10. I guess I find the LSX swap easier because I am familiar with it. There is just SO MUCH cross configuration within the LS platform. I was a little disappointed with the redesign of the 4.0 in the Grand Cherokee engines. There also seems to be more support for GM ecm programing than for Jeep ecms. I do have the needed fabricating equipment (MIG and TIG), as well as HP tuners for computer programing.
  11. jordan89oak...Yes, you're correct about the vehicle category for the donor engine. If the 6.0L donor was a "Class 1" (old tier system) or 1/2-ton truck emissions, that would likely be okay. If that engine is from a truck with a higher GVWR (3/4-ton let's say), that won't work. Your CJ is in the same emissions class as a 1/2-ton (1500) truck or a light SUV like the Tahoe, or a passenger car application. You can confirm the emissions tier by engine code and compare with the CA emissions program. BAR now has a good deal of information online about engine changes like this. The 5.3L from a T
  12. zidodcigalah...You're on the right track. In the FSM tests that you are using, there is a "Test 4", transmission in Reverse. This is a true test of pump output pressure. The test: "This test checks pump output, pressure regulation and the front clutch and rear servo circuits. Use 300 PSI Pessure Test Gauge for this test." Your 500 psi gauge is fine for the test, reasonably accurate. Using the rear servo port, follow the procedure for Test 4. You will be running the engine at 1600 rpm and in Reverse. Be very careful about your vehicle positioning. I am not comfortable with your ja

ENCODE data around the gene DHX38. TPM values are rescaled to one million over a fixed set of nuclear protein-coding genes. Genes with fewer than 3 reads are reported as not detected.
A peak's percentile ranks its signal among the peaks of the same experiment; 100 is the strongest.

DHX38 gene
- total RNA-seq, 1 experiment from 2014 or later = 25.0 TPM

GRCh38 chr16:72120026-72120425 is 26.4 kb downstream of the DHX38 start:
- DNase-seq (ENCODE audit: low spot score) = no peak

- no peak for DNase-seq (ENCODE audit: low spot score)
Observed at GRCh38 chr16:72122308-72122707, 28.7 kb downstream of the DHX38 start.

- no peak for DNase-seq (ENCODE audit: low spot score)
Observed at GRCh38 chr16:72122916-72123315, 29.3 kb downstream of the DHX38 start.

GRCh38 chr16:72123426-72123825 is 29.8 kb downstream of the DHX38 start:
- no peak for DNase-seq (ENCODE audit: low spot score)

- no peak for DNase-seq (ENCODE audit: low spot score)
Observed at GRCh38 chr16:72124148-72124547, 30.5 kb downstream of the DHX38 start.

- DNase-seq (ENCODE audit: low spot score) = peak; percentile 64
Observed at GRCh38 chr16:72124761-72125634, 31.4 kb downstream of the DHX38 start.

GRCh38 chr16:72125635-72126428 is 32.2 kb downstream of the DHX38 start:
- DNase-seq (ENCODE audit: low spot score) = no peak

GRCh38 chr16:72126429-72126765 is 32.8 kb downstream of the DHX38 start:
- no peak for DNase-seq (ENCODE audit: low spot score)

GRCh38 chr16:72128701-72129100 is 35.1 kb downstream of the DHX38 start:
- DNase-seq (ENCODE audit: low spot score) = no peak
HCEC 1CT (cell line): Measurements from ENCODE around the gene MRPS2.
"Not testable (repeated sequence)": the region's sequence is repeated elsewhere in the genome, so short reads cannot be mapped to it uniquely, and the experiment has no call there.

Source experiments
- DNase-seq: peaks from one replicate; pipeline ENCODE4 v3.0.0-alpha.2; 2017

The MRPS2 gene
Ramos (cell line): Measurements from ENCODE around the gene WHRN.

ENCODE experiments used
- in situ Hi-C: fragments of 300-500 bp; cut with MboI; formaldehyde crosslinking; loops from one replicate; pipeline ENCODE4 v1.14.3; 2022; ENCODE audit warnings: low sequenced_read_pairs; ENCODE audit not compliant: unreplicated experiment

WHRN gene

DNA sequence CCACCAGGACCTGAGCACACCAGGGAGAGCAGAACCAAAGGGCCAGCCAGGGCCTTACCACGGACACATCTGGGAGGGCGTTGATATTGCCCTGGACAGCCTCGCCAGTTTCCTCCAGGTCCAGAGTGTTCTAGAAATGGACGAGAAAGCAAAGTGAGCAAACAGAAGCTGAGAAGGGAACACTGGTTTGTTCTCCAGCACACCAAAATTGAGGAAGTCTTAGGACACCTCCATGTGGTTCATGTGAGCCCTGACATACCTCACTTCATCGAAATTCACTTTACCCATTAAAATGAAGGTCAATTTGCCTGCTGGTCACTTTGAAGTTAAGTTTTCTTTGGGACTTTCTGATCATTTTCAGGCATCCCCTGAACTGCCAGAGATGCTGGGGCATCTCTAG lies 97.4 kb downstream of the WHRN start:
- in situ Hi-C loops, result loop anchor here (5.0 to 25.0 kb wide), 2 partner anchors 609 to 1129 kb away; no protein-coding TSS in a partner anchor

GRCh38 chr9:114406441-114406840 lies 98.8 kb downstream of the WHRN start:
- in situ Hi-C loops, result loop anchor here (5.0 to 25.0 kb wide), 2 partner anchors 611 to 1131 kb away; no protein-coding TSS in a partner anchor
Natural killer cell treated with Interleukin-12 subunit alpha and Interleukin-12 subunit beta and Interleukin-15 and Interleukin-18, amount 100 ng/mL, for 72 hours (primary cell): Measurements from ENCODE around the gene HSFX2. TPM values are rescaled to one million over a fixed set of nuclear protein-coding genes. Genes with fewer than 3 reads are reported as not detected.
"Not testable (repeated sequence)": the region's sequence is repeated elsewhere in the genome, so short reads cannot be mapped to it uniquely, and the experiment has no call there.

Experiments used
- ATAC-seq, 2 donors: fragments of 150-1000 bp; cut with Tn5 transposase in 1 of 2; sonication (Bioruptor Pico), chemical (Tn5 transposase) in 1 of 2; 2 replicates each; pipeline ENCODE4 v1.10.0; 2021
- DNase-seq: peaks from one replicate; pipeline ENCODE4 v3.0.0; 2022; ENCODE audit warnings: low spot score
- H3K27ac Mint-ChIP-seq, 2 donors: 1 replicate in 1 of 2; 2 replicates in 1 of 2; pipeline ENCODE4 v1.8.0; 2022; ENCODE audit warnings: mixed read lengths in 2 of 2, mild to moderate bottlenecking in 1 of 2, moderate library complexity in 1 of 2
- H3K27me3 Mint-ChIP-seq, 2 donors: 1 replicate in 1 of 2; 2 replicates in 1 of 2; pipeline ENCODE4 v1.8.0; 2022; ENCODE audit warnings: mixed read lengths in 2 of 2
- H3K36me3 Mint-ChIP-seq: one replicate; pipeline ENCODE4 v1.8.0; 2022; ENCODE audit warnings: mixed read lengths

13. Hey Moses, This was definitely a disappointing discovery, but I guess I can't be too mad about it since I initially thought I was only getting the transmission for the price that I paid for it ($250). I had already made plans to turn this into a budget 4.5L stroker, and was just about to go and get the 4.2 crank and rods machined and checked. The LS that I have sitting on the stand is a complete engine with computer and harness. I even have the DBW peddle that goes with it. I thought it would be easier to drop in a 4.0, but it looks like an LSX swap might be the best thing to do. It
  14. Wow, Jordan89oak, really sorry to see this damage. Unexpected for sure, the cause is unusual but clear! Would your complete LS V-8 be a more practical engine option at this point? If the LS is complete, you could have an emission legal engine in the end. The emission compliance process would involve a referee station in California if a visual inspection is part of the process on a vehicle of this vintage. At least for later chassis swaps with the LS V-8, California wants the donor engine to include the exhaust system and cat(s) from the donor vehicle. If you consider the LS V-8 swap